Until the global pandemic, the ability to work and conduct business remotely was considered a perk. Today, it’s table stakes across every industry.
In a year that made us redefine what was truly essential vs. non-essential, software as a service (SaaS) earned its essential status. Companies that implemented new software and cloud services to enhance collaboration, create efficiency and automate processes over the past several months were able to turn plans into action, accelerating and deploying technology at lightspeed. The organizations that have survived or even thrived this year no doubt owe their success, at least in part, to SaaS.
Now, with new use cases and user need emerging, and ROI proven at a critical time, SaaS companies are poised for continued success. In fact, Gartner reports that as global technology spend declined 8%, SaaS revenues will increase to $105 billion this year. As a result, SaaS companies maintain healthy interest from investors and will have ample opportunities for growth.
Overperforming in Down Year
When the crisis hit, the deal pipeline understandably slowed as companies and investors alike braced for impact. Q2 2020 U.S. PE deal activity delivered the lowest deal volume since 2015, according to PitchBook, but Q3 2020 started a slow rebound.
While 2020 is unlikely to break any records for volume, software and SaaS have been relative bright spots. U.S. private equity software deals overall fell by about 40% compared to 2019, but even with the decline in volume due to the headwinds of the crisis and market volatility, software remained a top sector for investment, comparatively. SaaS deals comprised the lion’s share of software activity. Of the 369 software deals, 55% were of SaaS companies.
SaaS companies raised $44.1 billion, or 76% of the total software deal value.
PitchBook reports that high software valuations are also the driving force behind continued increases in the median buyout multiples in 2020, which are at all-time highs even in the midst of a crisis.
Looking ahead, with private equity firms still stocked with plenty of dry powder, 2021 could be a record-breaking year for PE-SaaS deal value and volume.
SaaS Sway in PE
With the pandemic rapidly accelerating adoption, businesses have only grown more reliant on SaaS to deliver core services from sales and marketing to collaboration and communication—so much so that Gartner expects SaaS revenues will reach $141 billion by 2022. But it’s not just revenue growth potential that is attractive to PE investors, it’s also the revenue model itself. Subscription-based, predictable, repeatable and scalable without huge investments in capital expenditures have helped make SaaS a darling for PE investors and a success story of the PE lifecycle. In context of the economic downturn, predictable revenue is even more crucial with investors having fewer options and banks more willing to lend at a higher leverage on SaaS deals with high retention rates.
When it comes to the type of deals, with debt financing more constrained, private equity is starting to shift from leveraged buyouts (LBOs) toward growth investments or add‑on acquisitions to existing portfolio companies. Indeed, even with the tough climate, bolt-ons and growth investments are up year-over-year and reached the highest value to date at $8 billion.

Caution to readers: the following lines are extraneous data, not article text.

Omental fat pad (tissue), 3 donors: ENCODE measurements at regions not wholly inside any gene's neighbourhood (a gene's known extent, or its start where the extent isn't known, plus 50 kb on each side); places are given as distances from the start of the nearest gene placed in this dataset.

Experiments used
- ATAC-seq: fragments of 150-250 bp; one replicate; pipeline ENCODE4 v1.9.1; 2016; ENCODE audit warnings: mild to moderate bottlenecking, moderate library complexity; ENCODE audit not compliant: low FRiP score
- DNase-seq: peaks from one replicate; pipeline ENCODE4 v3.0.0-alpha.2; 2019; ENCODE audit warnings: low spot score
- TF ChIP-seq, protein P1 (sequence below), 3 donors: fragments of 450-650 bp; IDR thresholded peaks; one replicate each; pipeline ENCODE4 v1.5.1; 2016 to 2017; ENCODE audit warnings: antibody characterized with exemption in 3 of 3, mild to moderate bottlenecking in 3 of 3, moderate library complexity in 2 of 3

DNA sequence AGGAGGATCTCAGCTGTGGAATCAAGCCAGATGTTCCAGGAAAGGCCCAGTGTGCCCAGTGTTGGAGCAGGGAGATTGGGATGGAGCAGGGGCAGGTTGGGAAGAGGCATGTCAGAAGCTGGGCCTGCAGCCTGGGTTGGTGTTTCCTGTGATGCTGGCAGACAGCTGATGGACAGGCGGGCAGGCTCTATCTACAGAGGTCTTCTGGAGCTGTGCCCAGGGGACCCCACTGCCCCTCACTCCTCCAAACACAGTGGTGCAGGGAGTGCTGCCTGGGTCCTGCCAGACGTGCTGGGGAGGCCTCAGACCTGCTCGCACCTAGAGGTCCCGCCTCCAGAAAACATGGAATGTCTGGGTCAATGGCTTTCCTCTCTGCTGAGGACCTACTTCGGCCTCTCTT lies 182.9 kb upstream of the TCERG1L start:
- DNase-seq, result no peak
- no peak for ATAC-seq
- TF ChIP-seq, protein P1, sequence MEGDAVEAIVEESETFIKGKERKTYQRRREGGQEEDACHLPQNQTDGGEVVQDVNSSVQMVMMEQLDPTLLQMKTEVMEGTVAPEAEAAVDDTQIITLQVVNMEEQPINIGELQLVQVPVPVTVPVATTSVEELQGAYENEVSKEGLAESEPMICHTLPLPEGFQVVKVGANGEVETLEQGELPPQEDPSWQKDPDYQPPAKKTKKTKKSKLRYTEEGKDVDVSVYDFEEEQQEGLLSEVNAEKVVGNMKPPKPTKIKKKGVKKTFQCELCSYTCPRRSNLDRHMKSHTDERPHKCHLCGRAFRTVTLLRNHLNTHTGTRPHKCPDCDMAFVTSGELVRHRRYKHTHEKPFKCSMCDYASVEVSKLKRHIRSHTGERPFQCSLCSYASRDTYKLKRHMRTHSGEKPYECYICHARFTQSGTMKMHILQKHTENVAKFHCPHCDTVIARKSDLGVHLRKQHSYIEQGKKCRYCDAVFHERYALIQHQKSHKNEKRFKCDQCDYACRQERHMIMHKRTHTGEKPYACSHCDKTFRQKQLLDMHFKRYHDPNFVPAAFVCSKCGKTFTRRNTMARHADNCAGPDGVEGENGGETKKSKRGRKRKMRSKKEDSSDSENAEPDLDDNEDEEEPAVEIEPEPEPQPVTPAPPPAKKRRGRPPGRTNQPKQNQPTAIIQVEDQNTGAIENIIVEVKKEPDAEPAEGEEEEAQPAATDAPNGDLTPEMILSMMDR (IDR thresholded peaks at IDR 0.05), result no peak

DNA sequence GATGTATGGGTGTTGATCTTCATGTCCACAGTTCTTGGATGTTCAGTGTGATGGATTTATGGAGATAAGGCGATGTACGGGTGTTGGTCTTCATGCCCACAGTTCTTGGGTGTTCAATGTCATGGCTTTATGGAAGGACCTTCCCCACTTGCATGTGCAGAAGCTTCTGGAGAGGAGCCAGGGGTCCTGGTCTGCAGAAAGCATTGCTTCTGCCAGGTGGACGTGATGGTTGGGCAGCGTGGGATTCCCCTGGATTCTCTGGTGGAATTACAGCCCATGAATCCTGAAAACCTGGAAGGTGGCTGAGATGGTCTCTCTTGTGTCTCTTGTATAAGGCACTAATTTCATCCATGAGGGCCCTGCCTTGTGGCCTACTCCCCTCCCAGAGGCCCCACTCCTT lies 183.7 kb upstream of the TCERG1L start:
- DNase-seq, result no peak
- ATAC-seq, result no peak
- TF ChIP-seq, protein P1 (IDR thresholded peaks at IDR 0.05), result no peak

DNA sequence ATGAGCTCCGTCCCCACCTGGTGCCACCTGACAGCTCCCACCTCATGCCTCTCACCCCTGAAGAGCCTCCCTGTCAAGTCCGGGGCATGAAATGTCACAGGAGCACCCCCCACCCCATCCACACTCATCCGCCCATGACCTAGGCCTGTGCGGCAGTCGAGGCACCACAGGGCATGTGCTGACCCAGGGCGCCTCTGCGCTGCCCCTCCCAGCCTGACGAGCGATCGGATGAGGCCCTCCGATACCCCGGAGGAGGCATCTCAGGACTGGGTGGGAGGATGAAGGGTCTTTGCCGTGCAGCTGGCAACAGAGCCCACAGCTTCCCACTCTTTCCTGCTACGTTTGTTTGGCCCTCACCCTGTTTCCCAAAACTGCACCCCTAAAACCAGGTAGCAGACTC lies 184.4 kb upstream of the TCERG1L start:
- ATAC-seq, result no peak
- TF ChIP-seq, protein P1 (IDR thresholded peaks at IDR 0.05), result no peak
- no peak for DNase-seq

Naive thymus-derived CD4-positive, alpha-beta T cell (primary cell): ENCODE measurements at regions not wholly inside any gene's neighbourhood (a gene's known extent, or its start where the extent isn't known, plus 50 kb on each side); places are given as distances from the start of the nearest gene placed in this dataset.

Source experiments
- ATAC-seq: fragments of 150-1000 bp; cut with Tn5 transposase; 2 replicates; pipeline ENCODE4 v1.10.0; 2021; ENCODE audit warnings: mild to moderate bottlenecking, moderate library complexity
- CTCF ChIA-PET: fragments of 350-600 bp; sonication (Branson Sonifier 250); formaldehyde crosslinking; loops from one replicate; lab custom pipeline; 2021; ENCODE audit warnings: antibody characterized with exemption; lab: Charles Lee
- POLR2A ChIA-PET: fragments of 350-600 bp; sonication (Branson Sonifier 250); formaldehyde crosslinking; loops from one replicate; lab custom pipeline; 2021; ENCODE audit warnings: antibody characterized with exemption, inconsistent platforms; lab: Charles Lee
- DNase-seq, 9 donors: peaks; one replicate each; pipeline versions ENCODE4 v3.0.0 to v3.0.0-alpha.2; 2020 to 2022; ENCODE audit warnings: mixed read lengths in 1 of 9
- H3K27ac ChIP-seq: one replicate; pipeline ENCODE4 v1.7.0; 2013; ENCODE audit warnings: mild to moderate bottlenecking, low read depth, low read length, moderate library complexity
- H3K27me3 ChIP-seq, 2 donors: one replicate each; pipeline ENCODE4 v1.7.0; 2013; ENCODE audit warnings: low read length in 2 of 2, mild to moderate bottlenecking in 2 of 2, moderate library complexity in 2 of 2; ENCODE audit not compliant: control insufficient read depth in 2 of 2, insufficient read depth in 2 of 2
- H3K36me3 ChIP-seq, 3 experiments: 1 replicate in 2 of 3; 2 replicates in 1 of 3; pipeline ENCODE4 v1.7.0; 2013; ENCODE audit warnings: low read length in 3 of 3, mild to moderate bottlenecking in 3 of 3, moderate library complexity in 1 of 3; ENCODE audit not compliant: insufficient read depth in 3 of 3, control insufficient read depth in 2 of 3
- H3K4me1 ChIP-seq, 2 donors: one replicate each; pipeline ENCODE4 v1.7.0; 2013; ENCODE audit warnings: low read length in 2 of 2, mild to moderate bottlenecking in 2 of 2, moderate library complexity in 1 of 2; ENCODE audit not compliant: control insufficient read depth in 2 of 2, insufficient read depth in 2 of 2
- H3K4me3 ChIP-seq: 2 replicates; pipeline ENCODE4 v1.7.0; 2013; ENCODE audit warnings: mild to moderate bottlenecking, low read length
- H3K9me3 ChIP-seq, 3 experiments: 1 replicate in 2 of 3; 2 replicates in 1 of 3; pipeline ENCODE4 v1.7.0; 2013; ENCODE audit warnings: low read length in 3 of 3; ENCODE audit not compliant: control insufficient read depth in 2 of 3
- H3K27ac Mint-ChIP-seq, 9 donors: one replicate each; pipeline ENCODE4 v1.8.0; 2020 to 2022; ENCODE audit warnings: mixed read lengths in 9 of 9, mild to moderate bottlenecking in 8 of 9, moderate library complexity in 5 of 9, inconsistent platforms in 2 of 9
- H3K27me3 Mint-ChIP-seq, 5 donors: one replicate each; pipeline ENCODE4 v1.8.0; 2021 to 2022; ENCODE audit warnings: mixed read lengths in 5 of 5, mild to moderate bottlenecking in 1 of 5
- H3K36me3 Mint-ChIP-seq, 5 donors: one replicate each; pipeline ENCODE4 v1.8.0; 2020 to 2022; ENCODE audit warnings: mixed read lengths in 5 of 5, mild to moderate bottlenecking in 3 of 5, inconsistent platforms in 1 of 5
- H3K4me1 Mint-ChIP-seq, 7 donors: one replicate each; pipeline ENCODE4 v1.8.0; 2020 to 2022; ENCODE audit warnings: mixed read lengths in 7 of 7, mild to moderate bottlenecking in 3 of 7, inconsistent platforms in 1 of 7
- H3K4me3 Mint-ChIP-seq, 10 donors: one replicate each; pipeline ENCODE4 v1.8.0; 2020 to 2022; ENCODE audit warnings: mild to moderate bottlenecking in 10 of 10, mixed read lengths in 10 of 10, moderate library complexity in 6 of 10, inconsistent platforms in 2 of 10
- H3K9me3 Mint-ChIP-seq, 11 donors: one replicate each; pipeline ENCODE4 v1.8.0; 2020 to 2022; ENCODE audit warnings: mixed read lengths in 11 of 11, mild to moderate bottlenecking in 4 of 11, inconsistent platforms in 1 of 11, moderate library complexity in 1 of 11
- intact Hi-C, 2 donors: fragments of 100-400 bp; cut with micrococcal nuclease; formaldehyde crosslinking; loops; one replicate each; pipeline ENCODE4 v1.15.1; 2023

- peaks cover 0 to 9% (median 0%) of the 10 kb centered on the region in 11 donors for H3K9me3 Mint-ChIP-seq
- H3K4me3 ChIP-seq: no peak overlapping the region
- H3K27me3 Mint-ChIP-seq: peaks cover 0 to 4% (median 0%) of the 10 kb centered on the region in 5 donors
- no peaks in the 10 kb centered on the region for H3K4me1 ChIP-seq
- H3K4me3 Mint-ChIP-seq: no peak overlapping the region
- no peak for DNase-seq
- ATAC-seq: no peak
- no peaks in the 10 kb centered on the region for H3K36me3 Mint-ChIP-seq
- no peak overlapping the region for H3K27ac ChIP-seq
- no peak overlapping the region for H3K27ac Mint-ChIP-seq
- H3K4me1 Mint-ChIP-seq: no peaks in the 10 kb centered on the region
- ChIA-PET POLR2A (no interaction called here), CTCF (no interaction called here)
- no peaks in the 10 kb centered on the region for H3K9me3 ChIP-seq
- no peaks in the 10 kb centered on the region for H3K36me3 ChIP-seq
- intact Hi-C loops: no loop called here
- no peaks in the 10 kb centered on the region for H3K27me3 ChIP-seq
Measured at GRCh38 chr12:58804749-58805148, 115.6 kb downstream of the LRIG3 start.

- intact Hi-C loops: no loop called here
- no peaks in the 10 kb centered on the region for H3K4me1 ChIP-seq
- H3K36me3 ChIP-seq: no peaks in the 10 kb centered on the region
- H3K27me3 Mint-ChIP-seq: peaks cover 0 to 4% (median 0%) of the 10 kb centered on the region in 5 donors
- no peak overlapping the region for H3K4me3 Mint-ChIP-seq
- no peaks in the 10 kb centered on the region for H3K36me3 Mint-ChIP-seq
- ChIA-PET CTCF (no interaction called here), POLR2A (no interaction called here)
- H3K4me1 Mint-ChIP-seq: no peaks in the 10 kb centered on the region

After a banner year in 2019, which saw $10.3 billion of deal activity across 46 deals—the highest recorded in the last 14 years—deal activity among SaaS business/productivity software and automation/workflow companies slowed in 2020. But the tides are turning as businesses and the market slowly regain confidence. In BDO’s Fall Private Capital Pulse Survey, 74.5% of fund managers said they expect the economy will perform better in 2021.
Some business-focused SaaS companies haven’t needed to wait for more favorable market conditions. Snowflake’s IPO in mid-September was the biggest software IPO in history.
The cloud-based data warehouse SaaS company more than doubled its $120 per share IPO price on the day it started trading. Workplace collaboration SaaS company Asana’s IPO also had a strong performance.
The success of Snowflake and Asana’s IPOs signals significant appetite for smart solutions that address the pain points so many companies are experiencing today, and continued opportunity in the public markets. In just 39 exits, SaaS deal value in 2020 has already exceeded the value raised in 102 exits last year.
SaaS is one of the few success stories of PE investment and exits in a year of historic lows and challenges. It powered both resilience in business and in the PE deal environment.
Looking ahead, PE and software continue to be a strong match, and companies looking to scale may find more than a few suitors at their doors. Another success story of 2020 has been the rise of special purpose acquisition companies (SPACs) that offer another path to going public that involves one-on-one due diligence with an acquirer, rather than a traditional investor roadshow. SaaS company Porch.com announced in August it would go public through a SPAC, and several other SPAC/SaaS IPOs are in the works before the end of 2020.
For SaaS companies considering the right path and partner to help them scale and meet the growing and evolving needs of the new marketplace, the number of options is an embarrassment of riches in the current climate, but also presents a clear responsibility to choose carefully.
When considering a private equity deal, SaaS companies should understand the pros and cons of entering into an agreement with any investor and ensure they are presenting an accurate picture of their financials, outlook and governance that will align with an investor’s deal thesis and strategy.
Demand is surging, revenues are at record highs, and signs point to 2021 being a record-breaking year for SaaS.